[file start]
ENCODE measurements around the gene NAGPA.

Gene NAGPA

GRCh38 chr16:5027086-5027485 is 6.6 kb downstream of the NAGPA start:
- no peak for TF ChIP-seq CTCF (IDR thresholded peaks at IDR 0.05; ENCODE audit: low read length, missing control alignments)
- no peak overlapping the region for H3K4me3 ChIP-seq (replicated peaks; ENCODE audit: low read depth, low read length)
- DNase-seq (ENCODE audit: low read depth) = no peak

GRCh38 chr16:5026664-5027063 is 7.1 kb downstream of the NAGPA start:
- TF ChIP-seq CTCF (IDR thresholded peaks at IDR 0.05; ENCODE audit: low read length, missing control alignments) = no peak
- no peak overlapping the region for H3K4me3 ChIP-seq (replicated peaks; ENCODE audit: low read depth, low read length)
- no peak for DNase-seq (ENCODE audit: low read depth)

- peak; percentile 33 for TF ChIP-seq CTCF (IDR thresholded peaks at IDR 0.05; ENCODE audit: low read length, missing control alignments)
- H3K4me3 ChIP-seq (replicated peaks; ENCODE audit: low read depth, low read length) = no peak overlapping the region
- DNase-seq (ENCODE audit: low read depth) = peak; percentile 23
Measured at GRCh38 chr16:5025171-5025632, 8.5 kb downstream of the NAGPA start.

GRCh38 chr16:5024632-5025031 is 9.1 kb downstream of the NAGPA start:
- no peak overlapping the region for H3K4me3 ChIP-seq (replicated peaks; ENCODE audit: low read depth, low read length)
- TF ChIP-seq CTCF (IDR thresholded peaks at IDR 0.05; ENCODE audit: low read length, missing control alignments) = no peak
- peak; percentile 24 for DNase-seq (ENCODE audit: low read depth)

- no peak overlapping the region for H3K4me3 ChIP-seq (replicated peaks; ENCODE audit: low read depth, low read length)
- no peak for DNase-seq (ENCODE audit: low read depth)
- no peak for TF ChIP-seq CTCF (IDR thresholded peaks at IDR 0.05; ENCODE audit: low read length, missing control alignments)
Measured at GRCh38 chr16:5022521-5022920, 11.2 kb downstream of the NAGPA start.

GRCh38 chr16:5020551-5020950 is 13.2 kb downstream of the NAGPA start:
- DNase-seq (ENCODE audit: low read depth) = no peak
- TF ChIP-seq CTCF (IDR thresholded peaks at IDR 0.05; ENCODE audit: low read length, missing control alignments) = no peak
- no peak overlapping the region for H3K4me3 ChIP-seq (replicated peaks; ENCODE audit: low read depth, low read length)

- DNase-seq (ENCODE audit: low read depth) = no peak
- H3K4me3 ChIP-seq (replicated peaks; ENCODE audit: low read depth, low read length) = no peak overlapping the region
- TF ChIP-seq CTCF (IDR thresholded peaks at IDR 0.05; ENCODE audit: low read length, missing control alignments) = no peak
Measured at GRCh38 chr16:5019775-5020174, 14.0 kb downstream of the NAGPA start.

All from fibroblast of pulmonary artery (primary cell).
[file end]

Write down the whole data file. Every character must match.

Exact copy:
ENCODE measurements around the gene NAGPA.

Gene NAGPA

GRCh38 chr16:5027086-5027485 is 6.6 kb downstream of the NAGPA start:
- no peak for TF ChIP-seq CTCF (IDR thresholded peaks at IDR 0.05; ENCODE audit: low read length, missing control alignments)
- no peak overlapping the region for H3K4me3 ChIP-seq (replicated peaks; ENCODE audit: low read depth, low read length)
- DNase-seq (ENCODE audit: low read depth) = no peak

GRCh38 chr16:5026664-5027063 is 7.1 kb downstream of the NAGPA start:
- TF ChIP-seq CTCF (IDR thresholded peaks at IDR 0.05; ENCODE audit: low read length, missing control alignments) = no peak
- no peak overlapping the region for H3K4me3 ChIP-seq (replicated peaks; ENCODE audit: low read depth, low read length)
- no peak for DNase-seq (ENCODE audit: low read depth)

- peak; percentile 33 for TF ChIP-seq CTCF (IDR thresholded peaks at IDR 0.05; ENCODE audit: low read length, missing control alignments)
- H3K4me3 ChIP-seq (replicated peaks; ENCODE audit: low read depth, low read length) = no peak overlapping the region
- DNase-seq (ENCODE audit: low read depth) = peak; percentile 23
Measured at GRCh38 chr16:5025171-5025632, 8.5 kb downstream of the NAGPA start.

GRCh38 chr16:5024632-5025031 is 9.1 kb downstream of the NAGPA start:
- no peak overlapping the region for H3K4me3 ChIP-seq (replicated peaks; ENCODE audit: low read depth, low read length)
- TF ChIP-seq CTCF (IDR thresholded peaks at IDR 0.05; ENCODE audit: low read length, missing control alignments) = no peak
- peak; percentile 24 for DNase-seq (ENCODE audit: low read depth)

- no peak overlapping the region for H3K4me3 ChIP-seq (replicated peaks; ENCODE audit: low read depth, low read length)
- no peak for DNase-seq (ENCODE audit: low read depth)
- no peak for TF ChIP-seq CTCF (IDR thresholded peaks at IDR 0.05; ENCODE audit: low read length, missing control alignments)
Measured at GRCh38 chr16:5022521-5022920, 11.2 kb downstream of the NAGPA start.

GRCh38 chr16:5020551-5020950 is 13.2 kb downstream of the NAGPA start:
- DNase-seq (ENCODE audit: low read depth) = no peak
- TF ChIP-seq CTCF (IDR thresholded peaks at IDR 0.05; ENCODE audit: low read length, missing control alignments) = no peak
- no peak overlapping the region for H3K4me3 ChIP-seq (replicated peaks; ENCODE audit: low read depth, low read length)

- DNase-seq (ENCODE audit: low read depth) = no peak
- H3K4me3 ChIP-seq (replicated peaks; ENCODE audit: low read depth, low read length) = no peak overlapping the region
- TF ChIP-seq CTCF (IDR thresholded peaks at IDR 0.05; ENCODE audit: low read length, missing control alignments) = no peak
Measured at GRCh38 chr16:5019775-5020174, 14.0 kb downstream of the NAGPA start.

All from fibroblast of pulmonary artery (primary cell).